Vivian Bullwinkel: An Australian Heroine
Vivian Bullwinkel: An Australian Heroine chronicles the extraordinary life and legacy of the woman who is one of Australia's greatest war heroines. Australian army nurse, Vivian Bullwinkel was one of the hundreds of Europeans evacuated at the last minute as Singapore fell to the Japanese. Her ship was bombed and sunk by Japanese fighters and Vivian and some fellow survivors washed up on the shores of Bangka Island near Sumatra.
Their attempt to surrender to the occupying Japanese army was ignored. The men were bayoneted and the nurses were ordered to march into the ocean and were machine-gunned. Vivian Bullwinkel was shot through the side and survived by pretending to be dead. She hid in the jungle for 13 days, caring for a soldier who had been bayoneted and was badly wounded. Eventually starvation forced her to surrender and Vivian spent the next three and a half years as a prisoner of war in the most appalling conditions.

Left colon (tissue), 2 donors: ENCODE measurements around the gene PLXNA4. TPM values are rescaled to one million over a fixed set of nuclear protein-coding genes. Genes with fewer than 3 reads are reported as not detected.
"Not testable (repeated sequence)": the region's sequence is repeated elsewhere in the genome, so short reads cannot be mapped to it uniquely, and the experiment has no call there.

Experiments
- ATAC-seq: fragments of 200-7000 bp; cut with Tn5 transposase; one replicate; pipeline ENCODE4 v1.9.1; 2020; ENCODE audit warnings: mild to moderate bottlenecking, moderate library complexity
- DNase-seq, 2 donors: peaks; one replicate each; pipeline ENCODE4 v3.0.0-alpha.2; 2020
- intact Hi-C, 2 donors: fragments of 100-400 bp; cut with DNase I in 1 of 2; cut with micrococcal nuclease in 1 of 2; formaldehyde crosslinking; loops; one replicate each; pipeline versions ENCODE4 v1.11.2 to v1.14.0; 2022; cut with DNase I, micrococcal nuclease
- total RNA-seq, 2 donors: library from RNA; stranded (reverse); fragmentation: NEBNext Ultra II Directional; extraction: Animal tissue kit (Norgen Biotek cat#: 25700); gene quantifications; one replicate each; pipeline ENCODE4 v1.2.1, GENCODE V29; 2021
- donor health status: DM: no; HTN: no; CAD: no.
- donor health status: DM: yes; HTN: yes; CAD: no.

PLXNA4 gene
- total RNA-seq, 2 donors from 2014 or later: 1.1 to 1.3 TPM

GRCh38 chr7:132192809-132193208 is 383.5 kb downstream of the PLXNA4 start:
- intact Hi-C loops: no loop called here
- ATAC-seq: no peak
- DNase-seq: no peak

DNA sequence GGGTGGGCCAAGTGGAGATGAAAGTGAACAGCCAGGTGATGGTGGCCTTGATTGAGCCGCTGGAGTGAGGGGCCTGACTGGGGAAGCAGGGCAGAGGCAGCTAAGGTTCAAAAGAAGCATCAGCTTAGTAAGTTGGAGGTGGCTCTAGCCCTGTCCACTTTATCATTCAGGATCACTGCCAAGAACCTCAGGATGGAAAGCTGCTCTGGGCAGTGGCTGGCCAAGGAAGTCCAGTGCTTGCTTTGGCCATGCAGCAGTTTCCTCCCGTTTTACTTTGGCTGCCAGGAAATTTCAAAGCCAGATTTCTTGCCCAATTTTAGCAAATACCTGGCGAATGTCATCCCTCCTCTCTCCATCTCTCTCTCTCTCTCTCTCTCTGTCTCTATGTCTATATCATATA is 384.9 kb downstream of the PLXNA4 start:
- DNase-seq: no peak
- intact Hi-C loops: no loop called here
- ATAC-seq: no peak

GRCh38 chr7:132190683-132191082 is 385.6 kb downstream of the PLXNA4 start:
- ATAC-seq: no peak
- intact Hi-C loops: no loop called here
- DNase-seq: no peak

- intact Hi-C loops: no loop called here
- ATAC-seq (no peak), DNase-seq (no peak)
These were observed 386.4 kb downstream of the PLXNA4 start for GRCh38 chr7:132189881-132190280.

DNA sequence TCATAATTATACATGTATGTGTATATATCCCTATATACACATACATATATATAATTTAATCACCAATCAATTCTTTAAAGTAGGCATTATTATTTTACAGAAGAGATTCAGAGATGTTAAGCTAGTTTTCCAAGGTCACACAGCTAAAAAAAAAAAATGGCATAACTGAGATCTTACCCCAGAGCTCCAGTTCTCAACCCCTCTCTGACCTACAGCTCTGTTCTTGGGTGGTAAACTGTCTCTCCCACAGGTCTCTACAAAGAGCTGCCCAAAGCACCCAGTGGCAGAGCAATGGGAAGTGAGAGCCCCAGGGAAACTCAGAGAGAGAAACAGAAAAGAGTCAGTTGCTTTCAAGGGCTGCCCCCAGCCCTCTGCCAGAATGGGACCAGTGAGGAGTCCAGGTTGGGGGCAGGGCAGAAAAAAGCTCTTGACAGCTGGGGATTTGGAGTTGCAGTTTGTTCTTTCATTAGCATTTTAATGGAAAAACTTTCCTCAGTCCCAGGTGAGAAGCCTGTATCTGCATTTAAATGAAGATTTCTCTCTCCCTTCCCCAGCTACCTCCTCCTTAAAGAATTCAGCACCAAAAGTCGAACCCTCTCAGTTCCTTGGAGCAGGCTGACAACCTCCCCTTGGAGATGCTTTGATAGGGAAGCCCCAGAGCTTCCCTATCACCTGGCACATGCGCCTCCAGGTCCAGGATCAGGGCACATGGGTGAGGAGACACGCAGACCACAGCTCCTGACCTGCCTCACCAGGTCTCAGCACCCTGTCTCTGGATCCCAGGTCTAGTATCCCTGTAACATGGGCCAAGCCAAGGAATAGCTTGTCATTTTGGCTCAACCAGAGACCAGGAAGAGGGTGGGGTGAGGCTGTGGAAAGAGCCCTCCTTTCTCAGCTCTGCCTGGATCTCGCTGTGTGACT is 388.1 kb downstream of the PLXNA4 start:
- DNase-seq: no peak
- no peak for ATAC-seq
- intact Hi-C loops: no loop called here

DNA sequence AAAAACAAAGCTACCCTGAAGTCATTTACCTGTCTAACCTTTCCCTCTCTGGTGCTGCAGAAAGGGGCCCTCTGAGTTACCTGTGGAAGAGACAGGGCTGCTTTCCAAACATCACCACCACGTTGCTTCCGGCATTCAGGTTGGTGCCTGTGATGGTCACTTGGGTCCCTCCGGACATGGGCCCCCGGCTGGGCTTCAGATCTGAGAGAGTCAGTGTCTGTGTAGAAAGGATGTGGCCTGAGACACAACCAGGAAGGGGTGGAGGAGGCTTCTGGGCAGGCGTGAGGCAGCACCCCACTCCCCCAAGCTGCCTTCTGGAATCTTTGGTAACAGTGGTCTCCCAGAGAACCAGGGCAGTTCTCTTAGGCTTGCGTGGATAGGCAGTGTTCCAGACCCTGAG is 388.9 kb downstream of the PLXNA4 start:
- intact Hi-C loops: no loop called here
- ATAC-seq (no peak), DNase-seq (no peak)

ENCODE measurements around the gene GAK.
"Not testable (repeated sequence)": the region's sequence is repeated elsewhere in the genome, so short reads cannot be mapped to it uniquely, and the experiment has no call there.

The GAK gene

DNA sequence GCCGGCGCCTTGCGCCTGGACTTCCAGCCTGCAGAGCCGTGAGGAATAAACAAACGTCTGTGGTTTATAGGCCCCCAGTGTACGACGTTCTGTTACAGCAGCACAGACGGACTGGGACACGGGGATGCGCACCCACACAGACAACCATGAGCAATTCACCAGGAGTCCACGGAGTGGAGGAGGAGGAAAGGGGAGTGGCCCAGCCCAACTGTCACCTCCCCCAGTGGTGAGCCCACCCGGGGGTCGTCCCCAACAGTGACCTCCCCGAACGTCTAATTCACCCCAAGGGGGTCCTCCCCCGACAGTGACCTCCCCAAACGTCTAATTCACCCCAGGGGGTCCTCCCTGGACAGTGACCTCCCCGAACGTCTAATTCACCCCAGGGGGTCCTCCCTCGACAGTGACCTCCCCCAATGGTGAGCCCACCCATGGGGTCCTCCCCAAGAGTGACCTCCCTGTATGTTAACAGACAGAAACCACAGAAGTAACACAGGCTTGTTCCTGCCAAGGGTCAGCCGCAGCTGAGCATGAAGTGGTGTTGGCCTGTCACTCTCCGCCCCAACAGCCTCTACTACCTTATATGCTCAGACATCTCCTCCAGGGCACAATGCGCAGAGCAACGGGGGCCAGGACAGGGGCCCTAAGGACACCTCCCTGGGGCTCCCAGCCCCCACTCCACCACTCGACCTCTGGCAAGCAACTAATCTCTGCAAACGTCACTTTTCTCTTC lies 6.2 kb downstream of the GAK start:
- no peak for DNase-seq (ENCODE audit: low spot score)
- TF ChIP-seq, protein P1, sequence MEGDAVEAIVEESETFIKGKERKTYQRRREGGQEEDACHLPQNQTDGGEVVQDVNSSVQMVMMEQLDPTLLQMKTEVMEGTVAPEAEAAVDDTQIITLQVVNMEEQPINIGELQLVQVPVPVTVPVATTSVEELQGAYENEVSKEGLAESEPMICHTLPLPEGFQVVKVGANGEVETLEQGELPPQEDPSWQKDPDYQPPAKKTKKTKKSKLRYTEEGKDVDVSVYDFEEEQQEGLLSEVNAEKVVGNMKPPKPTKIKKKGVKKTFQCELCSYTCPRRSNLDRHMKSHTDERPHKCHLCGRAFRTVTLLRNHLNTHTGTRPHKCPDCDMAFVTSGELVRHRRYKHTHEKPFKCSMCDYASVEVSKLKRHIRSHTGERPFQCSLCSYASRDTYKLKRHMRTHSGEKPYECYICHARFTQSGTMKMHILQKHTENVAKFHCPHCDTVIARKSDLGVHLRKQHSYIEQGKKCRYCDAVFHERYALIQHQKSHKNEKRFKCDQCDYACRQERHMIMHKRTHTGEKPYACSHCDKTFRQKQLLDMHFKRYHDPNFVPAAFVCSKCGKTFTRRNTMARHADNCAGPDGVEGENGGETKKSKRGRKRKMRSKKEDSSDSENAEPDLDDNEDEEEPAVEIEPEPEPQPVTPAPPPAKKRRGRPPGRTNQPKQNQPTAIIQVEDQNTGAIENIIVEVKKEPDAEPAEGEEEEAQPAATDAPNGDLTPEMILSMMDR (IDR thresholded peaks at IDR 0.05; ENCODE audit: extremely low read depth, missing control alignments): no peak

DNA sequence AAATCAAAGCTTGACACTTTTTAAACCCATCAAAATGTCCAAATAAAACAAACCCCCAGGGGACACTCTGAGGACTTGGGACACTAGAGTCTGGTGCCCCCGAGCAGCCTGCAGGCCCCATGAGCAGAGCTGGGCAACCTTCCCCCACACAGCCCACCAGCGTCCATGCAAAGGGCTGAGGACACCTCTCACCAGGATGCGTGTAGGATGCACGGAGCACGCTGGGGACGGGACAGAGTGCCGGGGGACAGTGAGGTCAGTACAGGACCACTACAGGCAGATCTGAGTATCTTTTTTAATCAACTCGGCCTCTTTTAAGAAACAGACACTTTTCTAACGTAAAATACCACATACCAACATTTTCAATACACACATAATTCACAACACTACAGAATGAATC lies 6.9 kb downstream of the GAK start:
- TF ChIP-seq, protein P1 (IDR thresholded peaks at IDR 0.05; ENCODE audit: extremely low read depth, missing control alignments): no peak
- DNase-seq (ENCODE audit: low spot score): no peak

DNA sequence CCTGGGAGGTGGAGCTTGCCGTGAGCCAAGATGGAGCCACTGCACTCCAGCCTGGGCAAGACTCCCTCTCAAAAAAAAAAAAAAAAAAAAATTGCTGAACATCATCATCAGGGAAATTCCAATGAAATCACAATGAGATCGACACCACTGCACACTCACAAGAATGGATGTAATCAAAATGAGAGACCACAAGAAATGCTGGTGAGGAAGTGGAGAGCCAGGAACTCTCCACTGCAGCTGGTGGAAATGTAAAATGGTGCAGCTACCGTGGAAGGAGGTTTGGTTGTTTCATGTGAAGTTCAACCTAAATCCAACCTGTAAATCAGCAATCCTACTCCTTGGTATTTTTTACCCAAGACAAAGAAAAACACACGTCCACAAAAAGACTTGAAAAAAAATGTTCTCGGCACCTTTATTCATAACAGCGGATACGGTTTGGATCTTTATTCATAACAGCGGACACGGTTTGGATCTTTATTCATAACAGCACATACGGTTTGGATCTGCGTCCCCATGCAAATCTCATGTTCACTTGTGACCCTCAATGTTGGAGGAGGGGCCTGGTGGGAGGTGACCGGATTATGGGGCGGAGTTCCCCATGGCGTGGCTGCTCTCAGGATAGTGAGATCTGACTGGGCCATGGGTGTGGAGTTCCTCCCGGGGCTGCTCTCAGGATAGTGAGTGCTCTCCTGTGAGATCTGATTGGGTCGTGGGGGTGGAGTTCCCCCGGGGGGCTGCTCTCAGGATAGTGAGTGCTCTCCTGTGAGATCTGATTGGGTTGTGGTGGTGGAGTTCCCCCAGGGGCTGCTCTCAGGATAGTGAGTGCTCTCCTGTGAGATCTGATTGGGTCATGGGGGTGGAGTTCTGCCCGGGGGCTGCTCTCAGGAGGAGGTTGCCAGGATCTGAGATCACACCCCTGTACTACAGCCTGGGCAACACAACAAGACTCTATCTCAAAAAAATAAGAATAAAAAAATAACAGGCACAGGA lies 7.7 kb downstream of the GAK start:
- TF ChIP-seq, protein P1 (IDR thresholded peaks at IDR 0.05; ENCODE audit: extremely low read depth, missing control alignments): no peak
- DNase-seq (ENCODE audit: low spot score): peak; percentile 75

After the war ended, Vivian Bullwinkel had a successful career as a civilian nurse. She became the much loved matron of Melbourne's Fairfield Hospital and, as the President of the Royal College of Nursing Australia, she was a key player in the struggle to have nursing education moved to universities.
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